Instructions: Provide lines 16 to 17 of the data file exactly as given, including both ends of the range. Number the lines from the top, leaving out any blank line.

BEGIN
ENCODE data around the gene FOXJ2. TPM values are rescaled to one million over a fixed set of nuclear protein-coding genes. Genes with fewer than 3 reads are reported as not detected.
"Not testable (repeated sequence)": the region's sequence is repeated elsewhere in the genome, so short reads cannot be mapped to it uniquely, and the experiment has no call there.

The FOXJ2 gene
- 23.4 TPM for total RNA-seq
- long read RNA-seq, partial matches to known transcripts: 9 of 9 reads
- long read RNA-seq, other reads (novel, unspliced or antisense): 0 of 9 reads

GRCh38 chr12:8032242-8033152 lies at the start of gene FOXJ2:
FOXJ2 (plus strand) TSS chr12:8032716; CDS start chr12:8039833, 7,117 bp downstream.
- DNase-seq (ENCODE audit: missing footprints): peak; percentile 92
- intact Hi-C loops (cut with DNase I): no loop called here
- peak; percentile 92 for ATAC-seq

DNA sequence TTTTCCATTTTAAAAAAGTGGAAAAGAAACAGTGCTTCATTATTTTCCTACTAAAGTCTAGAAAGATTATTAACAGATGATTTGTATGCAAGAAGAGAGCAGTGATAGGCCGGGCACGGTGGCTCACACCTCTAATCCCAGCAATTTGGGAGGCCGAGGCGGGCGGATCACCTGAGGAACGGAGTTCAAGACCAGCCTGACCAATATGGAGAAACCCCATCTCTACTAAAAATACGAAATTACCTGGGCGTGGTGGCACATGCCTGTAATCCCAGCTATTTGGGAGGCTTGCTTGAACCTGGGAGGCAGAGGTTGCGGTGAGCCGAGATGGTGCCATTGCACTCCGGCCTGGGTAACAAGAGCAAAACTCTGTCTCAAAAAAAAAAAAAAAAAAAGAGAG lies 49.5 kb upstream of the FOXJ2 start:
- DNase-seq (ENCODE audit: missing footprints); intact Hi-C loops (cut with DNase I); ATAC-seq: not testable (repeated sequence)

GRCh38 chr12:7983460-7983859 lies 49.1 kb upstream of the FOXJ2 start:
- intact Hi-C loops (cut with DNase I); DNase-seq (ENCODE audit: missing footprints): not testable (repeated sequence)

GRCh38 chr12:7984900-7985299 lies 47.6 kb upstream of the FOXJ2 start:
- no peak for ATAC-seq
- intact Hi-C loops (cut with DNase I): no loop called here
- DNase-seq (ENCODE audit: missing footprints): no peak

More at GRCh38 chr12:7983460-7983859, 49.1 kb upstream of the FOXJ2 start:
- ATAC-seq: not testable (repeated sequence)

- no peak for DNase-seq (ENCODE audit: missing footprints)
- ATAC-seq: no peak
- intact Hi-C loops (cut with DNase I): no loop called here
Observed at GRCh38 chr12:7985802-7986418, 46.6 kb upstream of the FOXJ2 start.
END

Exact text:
GRCh38 chr12:7984900-7985299 lies 47.6 kb upstream of the FOXJ2 start:
- no peak for ATAC-seq